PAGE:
In the wake of President Obama’s signing into law the Defend Trade Secrets Act (“DTSA”) on May 11, 2016, companies will want to revisit their practices for protecting their trade secrets, especially in the employee/HR context.  The DTSA expands the body of trade secrets law, an area that has traditionally been the subject only of state law, by creating a federal civil cause of action for trade secret misappropriation.  The Act provides for injunctive relief and compensatory damages, and, if a trade secret is “willfully and maliciously misappropriated,” exemplary damages and attorney’s fees.  The legislation enables trade secret owners to protect their innovations by seeking redress in federal court, in the same way that owners of other forms of intellectual property, including copyrights, patents, and trademarks, can seek remedies in federal court for violations of their rights. Continue Reading Implications of the Defend Trade Secrets Act for Employers

On March 28, 2016, on remand from the First Circuit, the United States District Court for the District of Massachusetts held that Sun Capital Fund III and Sun Capital Fund IV were jointly and severally liable for the multiemployer pension plan withdrawal liability of their bankrupt portfolio company, despite the fact that these funds were not parallel investment funds, generally had different investors and neither fund individually held an 80% or greater ownership interest in the portfolio company.  Under the Employee Retirement Income Security Act or “ERISA”, an entity such as a corporation or a partnership engaged in a trade or business may have liability for pension liabilities of other entities in the same “controlled group”.  Although the rules are complicated and technical, entities that are under 80% or more common control with each other will generally be considered to be in the same controlled group for these purposes.  In the Sun Capital case, the District Court concluded that the funds’ coordinated efforts in forming the limited liability corporation through which they held their respective investments resulted in the funds having formed an undocumented general partnership-in-fact that was engaged in a trade or business.   As the 100% owner of the LLC formed by the funds, such de facto partnership was found to be in the portfolio company’s controlled group and its partners, the two funds, were held to be joint and severally responsible for the withdrawal liability of the portfolio company under general partnership unlimited liability principles. Continue Reading Most Recent Sun Capital Decision Expands Reach of Controlled Group Liability Under ERISA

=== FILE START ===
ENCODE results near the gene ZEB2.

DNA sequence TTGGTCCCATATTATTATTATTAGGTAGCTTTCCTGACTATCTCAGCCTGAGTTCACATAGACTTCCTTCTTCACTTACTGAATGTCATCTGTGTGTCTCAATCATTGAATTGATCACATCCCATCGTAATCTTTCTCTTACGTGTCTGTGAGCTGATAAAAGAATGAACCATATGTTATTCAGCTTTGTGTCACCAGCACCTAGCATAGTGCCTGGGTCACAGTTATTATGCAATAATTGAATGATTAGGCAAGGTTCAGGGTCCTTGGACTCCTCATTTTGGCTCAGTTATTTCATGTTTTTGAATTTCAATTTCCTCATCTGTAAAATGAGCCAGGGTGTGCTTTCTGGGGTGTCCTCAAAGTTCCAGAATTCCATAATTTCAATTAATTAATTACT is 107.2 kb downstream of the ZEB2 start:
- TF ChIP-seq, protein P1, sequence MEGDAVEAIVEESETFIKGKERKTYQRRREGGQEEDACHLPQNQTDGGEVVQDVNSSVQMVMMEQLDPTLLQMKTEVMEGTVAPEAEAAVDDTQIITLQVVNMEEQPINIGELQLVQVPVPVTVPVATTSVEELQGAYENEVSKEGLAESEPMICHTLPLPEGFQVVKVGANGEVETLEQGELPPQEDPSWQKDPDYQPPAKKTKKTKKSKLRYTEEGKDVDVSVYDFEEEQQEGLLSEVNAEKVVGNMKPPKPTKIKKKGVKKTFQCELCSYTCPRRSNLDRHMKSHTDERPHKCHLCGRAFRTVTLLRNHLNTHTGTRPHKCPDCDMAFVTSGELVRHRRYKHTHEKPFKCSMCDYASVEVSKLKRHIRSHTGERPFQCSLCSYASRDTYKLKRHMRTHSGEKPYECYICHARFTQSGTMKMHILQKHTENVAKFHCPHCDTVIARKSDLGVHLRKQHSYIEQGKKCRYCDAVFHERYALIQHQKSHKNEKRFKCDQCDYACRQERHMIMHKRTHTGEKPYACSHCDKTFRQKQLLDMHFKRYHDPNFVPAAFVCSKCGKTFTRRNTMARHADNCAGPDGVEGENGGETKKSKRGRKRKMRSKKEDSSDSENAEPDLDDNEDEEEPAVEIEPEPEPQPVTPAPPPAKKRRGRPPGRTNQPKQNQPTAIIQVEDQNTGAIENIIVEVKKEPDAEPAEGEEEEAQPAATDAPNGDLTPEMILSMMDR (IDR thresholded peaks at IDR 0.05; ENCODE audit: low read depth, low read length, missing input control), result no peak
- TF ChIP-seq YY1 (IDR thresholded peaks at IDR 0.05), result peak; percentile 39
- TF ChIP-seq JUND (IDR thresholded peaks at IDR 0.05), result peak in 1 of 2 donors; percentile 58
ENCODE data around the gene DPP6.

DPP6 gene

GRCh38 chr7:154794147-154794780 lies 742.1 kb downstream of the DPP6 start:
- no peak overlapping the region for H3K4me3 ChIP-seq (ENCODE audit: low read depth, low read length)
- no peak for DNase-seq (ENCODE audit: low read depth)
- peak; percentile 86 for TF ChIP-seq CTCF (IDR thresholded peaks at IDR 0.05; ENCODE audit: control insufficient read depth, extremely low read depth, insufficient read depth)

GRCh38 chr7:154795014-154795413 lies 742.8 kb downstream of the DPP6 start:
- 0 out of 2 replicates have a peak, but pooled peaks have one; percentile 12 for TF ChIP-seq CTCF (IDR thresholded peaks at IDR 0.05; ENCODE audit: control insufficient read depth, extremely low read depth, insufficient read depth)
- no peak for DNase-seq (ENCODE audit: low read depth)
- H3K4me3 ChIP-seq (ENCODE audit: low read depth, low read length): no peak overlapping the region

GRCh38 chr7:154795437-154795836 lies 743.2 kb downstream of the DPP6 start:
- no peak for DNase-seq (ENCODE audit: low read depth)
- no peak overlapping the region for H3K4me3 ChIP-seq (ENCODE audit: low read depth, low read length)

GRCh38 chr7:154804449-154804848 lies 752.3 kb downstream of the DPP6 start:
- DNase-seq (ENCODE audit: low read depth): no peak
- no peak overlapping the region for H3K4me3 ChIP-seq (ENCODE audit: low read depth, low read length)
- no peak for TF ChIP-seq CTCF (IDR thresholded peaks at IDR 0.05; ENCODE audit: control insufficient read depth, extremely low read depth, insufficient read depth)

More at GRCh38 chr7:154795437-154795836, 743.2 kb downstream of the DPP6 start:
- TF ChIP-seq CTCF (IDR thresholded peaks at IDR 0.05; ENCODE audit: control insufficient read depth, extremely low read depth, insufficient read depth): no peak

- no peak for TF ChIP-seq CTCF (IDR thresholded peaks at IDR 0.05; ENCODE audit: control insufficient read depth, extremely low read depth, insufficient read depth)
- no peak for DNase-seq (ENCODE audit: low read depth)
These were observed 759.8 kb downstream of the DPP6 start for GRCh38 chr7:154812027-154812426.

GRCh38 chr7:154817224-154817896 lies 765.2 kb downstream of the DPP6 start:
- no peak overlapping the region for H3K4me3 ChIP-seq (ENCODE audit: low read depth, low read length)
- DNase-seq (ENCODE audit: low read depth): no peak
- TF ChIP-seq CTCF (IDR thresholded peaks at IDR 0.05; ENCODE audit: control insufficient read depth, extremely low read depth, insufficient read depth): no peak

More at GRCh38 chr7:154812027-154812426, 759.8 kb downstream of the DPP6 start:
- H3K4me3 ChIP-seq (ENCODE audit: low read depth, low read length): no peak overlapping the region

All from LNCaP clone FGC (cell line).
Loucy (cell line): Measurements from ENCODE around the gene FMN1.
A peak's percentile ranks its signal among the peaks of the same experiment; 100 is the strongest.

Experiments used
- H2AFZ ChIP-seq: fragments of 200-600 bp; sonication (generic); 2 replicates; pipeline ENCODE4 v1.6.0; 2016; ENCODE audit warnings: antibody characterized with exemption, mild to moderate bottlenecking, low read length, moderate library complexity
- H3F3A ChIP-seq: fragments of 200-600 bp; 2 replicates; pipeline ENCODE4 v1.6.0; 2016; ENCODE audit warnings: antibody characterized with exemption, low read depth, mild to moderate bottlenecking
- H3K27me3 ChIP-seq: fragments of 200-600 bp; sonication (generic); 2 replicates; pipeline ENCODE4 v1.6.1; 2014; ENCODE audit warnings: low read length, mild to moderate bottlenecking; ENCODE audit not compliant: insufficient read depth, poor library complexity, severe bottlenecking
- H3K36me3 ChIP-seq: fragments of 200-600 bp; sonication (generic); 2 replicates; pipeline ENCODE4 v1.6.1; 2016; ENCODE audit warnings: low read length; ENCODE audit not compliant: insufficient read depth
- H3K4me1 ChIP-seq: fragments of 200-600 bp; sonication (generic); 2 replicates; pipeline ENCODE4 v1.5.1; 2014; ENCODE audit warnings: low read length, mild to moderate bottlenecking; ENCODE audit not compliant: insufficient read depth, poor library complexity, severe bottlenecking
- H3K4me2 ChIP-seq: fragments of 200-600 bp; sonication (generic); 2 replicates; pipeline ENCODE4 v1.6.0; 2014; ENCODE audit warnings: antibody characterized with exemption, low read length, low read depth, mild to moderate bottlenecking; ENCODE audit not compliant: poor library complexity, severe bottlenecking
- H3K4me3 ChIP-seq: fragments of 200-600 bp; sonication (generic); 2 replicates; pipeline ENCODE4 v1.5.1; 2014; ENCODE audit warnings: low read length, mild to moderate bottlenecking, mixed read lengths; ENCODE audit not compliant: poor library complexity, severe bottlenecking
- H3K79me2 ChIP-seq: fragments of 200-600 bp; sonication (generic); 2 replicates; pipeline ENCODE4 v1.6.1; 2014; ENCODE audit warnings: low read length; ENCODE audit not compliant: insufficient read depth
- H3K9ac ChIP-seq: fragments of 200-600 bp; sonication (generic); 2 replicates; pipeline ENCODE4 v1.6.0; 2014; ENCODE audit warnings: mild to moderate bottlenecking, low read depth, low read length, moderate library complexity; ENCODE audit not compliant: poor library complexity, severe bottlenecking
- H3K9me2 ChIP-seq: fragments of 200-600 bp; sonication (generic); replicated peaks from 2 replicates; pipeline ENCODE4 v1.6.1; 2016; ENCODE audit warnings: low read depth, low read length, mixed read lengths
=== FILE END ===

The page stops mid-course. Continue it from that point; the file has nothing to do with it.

The Pension Benefit Guaranty Corporation’s (the “PBGC”) widely reported[1] recent settlement agreement with The Renco Group, Inc. (“Renco”) illustrates the risks inherent in pursuing certain transactions where underfunded pensions are present.  Among the highlighted risks is the potential for the joint and several liability provisions of federal pension law[2] to enable the PBGC to reach for assets unrelated to a pension plan sponsor’s business, including personal assets of controlling persons, to satisfy underfunded pension claims.

Based on published reports, the Renco settlement, after a trial but before a decision was handed down by the Federal court in New York, is unusual in three respects.  First, the PBGC returned the plans at issue to Renco – that is, “restored”[3] the plans – rather than negotiating for Renco or an affiliate to make payments to improve the plans’ funded status.[4]  Second, the situation involves a rare instance in which the PBGC has pursued a litigation on the basis of a claim under Section 4069 of ERISA, the anti-evasion section of the pension termination provisions of ERISA.  Third, the PBGC used the controlled group joint and several liability provisions of ERISA to assert claims against entities that are not involved in the steel business but that are controlled by Renco and its controlling shareholder Ira Rennert.  While the PBGC has on many occasions used the controlled group liability provisions of ERISA to reach controlled group affiliates that are in separate lines of business from the plan sponsor, the facts in Renco are reminiscent of the PBGC’s lengthy fight with Carl Icahn beginning in the early 1990’s over responsibility for TWA’s underfunded pension obligations.[5] Continue Reading PBGC-Renco Settlement Highlights Risk and Reach of ERISA’s Pension Underfunding Joint and Several Liability Provisions

The Delaware Court of Chancery’s recently published opinion in Amalgamated Bank v. Yahoo!, Inc.[1] (the “Opinion”) provides a reminder for  directors about the importance of process in satisfying fiduciary duties when evaluating and approving executive compensation packages.  In the Opinion, which deals with Amalgamated’s demand under Section 220 of the Delaware General Corporation Law to inspect certain books and records of Yahoo! in connection with the hiring and firing of its Chief Operating Officer, Vice Chancellor Laster discusses practices that should be routine in a board’s review of executive compensation proposals and highlights procedural pitfalls that have been noted in numerous Delaware law decisions dating back at least to the series of cases involving compensation practices at Disney beginning more than a decade ago. Continue Reading Delaware Court of Chancery Offers Practical Lessons for Compensation Committees